The whale, a 20-foot-7-inch male born this calving season, was initially reported dead in late April, anchored in place half a mile off of the Seaview beach approach. On May 1, it was discovered the whale was entangled in apparent commercial crab pot gear, researchers said.
The whale was towed to a remote island inside the mouth of the Columbia River.
A necropsy last week showed the whale was at the age when mothers with calves migrate north from their winter breeding and calving grounds in Baja to feeding areas primarily in Arctic waters. This migration is often close to shore and through commercial crabbing grounds.
“The whale was entangled in numerous areas including through the mouth and showed bruising around these areas indicating it was alive when it became entangled (and) had died as a result of the entanglement,” researchers said. “The whale was in excellent body condition with a large and oily blubber layer and even fat reserves around the heart all indicating it had been in good health prior to experiencing a more sudden death. Many of the internal organs were decomposed likely as a result of rapid decomposition due to the insulating blubber layer.”
Whale entanglements have increased in recent years along the West Coast, most dramatically with humpback whales off California, and have been of growing concern, according to Cascadia Research. Authorities are on the lookout for another gray whale first spotted off California that has its head stuck in a metal framework.
These incidents have prompted increased efforts to identify solutions as well as help disentangle whales when encountered still alive, the scientists said. Another threat to whales was highlighted by a boat strike on a well-known adult gray whale in Puget Sound, caught on video in April. Fortunately, that whale survived, though the full extent of its injuries are not yet known, researchers said.
There are an estimated 26,000 gray whales that migrate off the West Coast, according to the World Wildlife Fund, which calls their recovery “a great conservation success story.”
Gray whales were removed from the Endangered Species List in 1994.
Humpback whales have been dying in extraordinary numbers along the Eastern Seaboard since the beginning of last year. Marine biologists have a term for it — an “unusual mortality event” — but they have no firm idea why it is happening.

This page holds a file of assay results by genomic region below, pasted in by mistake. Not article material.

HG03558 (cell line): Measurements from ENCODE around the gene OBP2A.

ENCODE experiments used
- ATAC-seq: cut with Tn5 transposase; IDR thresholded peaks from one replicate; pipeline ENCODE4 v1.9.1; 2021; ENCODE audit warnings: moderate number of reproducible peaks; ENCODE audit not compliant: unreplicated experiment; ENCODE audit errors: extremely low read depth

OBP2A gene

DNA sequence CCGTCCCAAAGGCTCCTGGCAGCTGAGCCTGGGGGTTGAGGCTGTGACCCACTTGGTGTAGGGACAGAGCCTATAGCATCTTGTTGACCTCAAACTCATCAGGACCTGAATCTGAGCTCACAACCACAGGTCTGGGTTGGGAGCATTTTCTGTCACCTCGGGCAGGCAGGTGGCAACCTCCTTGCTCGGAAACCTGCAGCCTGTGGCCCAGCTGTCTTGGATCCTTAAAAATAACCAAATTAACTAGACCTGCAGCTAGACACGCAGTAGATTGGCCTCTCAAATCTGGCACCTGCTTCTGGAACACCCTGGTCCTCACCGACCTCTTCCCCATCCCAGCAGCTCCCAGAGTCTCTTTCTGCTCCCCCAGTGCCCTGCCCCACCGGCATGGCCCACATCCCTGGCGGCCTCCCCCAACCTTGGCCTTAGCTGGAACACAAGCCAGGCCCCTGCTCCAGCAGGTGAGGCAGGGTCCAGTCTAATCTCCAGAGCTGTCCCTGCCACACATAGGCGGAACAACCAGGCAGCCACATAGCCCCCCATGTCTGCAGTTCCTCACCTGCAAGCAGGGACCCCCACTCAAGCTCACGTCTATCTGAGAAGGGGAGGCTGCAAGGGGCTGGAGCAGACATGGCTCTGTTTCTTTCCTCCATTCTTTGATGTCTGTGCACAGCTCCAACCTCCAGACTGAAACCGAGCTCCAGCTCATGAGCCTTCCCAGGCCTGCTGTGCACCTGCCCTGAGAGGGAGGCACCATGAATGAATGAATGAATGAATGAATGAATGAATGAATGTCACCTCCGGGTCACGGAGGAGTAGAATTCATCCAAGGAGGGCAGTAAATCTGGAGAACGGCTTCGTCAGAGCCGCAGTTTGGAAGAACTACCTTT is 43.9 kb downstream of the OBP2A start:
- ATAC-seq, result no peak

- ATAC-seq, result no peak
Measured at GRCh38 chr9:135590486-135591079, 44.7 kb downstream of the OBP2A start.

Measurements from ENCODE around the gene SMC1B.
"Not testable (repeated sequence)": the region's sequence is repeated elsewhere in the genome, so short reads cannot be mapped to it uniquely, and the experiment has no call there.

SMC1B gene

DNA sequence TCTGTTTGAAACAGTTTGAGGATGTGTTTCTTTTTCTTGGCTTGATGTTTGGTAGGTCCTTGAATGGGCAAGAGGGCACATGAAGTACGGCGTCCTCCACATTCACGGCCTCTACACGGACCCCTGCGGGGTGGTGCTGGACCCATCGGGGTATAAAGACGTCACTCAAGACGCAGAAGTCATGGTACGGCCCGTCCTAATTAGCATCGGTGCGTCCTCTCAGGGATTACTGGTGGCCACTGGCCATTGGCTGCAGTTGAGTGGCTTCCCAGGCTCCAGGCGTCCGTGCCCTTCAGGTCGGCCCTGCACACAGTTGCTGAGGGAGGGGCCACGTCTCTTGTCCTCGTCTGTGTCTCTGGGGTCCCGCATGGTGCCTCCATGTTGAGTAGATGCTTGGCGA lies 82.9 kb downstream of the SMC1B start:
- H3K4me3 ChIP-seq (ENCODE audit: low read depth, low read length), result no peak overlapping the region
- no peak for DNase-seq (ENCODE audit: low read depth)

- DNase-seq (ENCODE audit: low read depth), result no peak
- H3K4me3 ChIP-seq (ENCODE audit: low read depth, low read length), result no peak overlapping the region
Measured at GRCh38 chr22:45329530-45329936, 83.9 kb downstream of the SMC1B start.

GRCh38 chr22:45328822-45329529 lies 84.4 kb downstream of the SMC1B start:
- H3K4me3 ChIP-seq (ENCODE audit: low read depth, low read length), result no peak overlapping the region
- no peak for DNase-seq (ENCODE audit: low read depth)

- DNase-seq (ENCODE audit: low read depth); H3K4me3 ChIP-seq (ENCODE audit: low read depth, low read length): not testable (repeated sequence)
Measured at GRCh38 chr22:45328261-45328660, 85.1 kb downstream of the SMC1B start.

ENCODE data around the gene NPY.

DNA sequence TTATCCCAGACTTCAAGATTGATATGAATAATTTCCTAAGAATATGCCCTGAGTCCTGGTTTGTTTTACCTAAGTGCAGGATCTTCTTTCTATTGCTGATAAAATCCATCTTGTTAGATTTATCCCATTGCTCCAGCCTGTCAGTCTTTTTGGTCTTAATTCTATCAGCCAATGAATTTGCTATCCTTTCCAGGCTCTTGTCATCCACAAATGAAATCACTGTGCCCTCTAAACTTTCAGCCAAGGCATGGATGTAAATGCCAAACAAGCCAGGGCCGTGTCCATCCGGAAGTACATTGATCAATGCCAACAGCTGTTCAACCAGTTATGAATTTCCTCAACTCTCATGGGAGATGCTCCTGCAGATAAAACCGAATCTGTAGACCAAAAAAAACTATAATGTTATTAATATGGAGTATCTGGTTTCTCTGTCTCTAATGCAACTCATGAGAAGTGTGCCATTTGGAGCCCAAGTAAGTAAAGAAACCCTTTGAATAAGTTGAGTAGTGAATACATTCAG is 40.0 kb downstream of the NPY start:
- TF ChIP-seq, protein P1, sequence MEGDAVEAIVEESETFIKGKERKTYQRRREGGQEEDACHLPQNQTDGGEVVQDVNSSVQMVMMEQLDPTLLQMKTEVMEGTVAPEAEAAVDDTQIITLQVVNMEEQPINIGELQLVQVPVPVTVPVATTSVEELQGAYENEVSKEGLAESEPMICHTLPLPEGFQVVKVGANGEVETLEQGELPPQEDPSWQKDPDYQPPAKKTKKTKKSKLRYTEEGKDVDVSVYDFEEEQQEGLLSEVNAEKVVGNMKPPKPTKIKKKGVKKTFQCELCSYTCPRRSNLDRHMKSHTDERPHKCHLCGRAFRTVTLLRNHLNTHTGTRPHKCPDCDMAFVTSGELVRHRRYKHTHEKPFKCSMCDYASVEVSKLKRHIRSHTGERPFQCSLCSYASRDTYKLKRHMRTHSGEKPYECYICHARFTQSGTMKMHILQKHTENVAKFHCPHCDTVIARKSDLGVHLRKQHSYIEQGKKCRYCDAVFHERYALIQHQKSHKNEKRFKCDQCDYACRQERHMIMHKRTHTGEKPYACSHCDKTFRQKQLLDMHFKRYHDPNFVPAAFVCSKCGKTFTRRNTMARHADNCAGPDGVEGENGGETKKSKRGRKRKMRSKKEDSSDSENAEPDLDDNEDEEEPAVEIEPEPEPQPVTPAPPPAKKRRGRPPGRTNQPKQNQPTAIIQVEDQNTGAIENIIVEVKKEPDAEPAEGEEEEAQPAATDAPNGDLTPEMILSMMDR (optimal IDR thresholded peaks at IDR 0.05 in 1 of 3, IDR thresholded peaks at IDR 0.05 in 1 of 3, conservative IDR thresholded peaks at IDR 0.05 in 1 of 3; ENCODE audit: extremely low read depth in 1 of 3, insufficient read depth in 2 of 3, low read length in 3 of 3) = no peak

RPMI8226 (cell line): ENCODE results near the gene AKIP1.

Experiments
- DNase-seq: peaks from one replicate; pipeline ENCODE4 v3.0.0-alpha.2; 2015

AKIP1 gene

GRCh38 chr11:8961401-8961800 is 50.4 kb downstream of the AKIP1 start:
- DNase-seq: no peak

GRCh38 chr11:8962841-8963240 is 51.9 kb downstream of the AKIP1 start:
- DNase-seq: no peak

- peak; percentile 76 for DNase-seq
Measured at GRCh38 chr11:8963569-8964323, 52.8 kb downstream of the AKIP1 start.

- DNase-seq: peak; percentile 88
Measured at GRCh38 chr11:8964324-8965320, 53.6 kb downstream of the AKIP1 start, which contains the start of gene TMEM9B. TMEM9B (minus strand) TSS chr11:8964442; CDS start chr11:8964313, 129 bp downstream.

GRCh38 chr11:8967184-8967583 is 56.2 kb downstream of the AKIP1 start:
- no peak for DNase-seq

Forty-one whales have died in the past 15 months along the Atlantic coast from North Carolina to Maine. In a news conference on Thursday, officials from the National Oceanic and Atmospheric Administration Fisheries said that they had not identified the underlying reason for the mass death, but that 10 of the whales are known to have been killed by collisions with ships.
The agency is starting a broad inquiry into the deaths.
These whales “have evidence of blunt force trauma, or large propeller cuts,” said Deborah Fauquier, a veterinary medical officer at the agency’s Office of Protected Resources. These collisions with ships were “acute events,” Dr. Fauquier said, and were being treated as the “proximate cause of death.”
Dr. Fauquier said that the number of whale strandings was “alarming,” and that she hoped the investigation might give a sense of what kind of threat this presents to this population of humpback whales and those around the world.
COn average, eight humpback whales are stranded each year from Maine to Virginia, and fewer than two are hit by ships, according to data from NOAA.
Whale or other marine mammal die-offs are often poorly understood by scientists, and this case is no exception. Officials from NOAA Fisheries could not explain why the animals were coming into greater contact with vessels, or if there were any human-caused or climate-related disturbances that had changed their behavior.
Gregory Silber, marine resources manager in the agency’s Office of Protected Resources, said that there had not been any increase in ship traffic in the region, and that the whales might be following their prey — they mostly eat krill and small fish — to areas where there could be more shipping.
Ten whales other than those killed by ships have been examined, but officials have not yet determined the cause of death. There is no indication that they were killed by disease.
Humpback whales — which can be as long as 60 feet, weigh as much as 40 tons and can live for 50 years — are found in all of the world’s oceans. There are 14 distinct population segments — groups that follow certain migration and breeding patterns — of humpback whales, some of which are classified as endangered or threatened. The population along the Atlantic coast, which winters in the Caribbean and summers in the North Atlantic or Arctic regions, is not now considered threatened under the Endangered Species Act.
Around the world, there are an estimated 30,000 to 40,000 humpback whales, about a third of its original population. The Atlantic population is around 10,000.
Scientists have suggested that some whale deaths could be a result of marine noise, often a result of military activity, offshore drilling or exploration, which can disorient the animals and send them in the wrong direction, possibly toward beaches where they get stuck instead of into the deeper ocean. Mr. Silber, the NOAA manager, said he was not aware of a connection between ocean noise and these strandings.
A recent study has shown that dolphins, when escaping predators or the source of marine noise, might shoot up from a dive more quickly than they otherwise would, switching from slow, deliberate strokes to faster, longer ones, which can cause them to use double the energy they normally do, and exhaust them.
Among humpback whales, there was an unusual mortality event in 2006, following others in 2005, which involved other large whales, and 2003, which was primarily humpback whales. In each investigation, the cause was undetermined, officials said.